Reclaiming Parental Authority with your Adolescent

Dr. Ron Taffel’s recent book Breaking through to Teens explores I think an important new way to change a parent’s communication and relationship pattern with their adolescent. I continue to see in my practice the ongoing struggle parents have with setting and holding limits with their adolescents. We have all heard it before — adolescents challenging curfews, refusing to turn in homework at school or go to school, and hanging out with the wrong crowd.

Often I see parents who are held hostage, by their own fear to show their true authority. Parents often report if they hold the line and take away the phone, etc… their adolescent won’t talk to them again, will become more oppositional etc… Taffel believes that parents really need to first identify what they are really afraid of in order to really develop an authentic authority within your family.Some parents report they have fears that their teen won’t go to college if they are not doing well in school, or will die in a car accident or will be harmed if out past their curfew.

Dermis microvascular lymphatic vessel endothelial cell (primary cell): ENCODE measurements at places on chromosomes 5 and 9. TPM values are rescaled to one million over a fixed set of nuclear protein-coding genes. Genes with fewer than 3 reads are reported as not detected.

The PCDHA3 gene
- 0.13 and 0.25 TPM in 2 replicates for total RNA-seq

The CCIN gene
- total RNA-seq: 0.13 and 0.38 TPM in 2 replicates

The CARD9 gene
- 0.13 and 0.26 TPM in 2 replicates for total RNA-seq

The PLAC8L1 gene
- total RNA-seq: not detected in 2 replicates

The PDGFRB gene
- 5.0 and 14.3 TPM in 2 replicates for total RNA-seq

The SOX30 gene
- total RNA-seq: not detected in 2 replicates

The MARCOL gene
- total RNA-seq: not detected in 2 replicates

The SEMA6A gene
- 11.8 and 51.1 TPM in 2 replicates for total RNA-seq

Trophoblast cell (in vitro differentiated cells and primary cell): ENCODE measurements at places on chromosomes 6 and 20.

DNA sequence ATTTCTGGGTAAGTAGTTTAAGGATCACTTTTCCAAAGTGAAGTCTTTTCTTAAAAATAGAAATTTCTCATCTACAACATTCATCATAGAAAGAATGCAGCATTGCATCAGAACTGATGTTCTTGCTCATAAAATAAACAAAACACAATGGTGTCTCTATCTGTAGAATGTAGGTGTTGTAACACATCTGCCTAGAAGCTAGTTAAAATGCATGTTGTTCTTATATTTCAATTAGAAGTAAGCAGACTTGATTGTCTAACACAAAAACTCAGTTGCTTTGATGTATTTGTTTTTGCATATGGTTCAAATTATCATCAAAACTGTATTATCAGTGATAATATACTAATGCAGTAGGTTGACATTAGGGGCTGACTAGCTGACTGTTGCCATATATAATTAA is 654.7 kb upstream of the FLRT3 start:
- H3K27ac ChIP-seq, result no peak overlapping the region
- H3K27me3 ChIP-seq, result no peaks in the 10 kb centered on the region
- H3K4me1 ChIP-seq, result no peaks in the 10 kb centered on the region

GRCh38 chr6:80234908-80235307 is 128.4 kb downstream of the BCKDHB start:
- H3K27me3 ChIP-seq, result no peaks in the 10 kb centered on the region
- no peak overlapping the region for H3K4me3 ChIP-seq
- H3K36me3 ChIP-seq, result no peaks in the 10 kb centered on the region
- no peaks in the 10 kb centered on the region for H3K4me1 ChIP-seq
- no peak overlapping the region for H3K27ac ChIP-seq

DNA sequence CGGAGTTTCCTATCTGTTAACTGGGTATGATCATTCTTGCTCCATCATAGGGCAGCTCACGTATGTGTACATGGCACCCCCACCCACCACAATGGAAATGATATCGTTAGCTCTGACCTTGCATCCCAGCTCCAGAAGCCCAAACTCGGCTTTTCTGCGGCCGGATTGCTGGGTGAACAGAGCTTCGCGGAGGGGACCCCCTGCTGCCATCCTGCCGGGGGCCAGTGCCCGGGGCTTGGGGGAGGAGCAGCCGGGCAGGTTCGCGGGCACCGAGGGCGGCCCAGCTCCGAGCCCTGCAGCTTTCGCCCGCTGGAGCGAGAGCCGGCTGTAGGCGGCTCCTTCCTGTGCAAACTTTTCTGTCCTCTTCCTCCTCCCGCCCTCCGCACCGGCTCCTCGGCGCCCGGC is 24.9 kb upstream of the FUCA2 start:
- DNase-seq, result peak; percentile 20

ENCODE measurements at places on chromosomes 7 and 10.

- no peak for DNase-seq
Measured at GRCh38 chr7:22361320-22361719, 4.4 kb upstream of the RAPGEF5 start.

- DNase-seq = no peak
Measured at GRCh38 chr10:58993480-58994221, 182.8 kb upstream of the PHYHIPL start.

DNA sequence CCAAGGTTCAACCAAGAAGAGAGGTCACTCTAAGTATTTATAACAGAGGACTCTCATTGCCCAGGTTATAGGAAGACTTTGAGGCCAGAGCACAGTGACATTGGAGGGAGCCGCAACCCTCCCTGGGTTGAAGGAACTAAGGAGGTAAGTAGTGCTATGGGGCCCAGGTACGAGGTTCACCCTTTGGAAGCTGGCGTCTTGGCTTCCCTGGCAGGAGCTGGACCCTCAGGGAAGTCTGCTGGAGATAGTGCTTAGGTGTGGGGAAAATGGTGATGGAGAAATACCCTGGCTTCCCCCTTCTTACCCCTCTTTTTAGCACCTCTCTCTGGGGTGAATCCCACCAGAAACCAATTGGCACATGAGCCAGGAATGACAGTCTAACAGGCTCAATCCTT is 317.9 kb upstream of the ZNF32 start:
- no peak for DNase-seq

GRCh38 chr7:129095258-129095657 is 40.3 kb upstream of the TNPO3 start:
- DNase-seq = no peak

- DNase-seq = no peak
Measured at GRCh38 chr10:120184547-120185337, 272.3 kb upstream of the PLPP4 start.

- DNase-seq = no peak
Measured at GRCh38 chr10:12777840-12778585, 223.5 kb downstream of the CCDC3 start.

By sharing these fears with your teen, Taffel believe that you express your authentic self — thus showing teens you have feelings/fears too. Parents are then seen as less of the rule maker, but more a 3 dimensional self. A real person with feelings. Shocking I know. A teen may be more willing then to share their fears with you.

Adolescents have fears as well — some very intense — but often they worry about their standing “online”, how they are in “second family” — their friends and their academic success. The second family — their peer group — is very important to adolescents.

What usually happens in families is an ineffective pattern develops around the two fears. This pattern does not solve any issues and can actually damage the relationship. By identifying the pattern, talking about fears, where they originated, a new dance can be constructed and a relationship saved. In therapy, I help teens and their families understand where the family is stuck. This is the difficult part, but necessary to seeing where the communication is ineffective. I agree with Taffel that parents should talk about rules with adolescents, but with the addition of expressing feelings and fears behind them. Parents might be surprised at the outcome.

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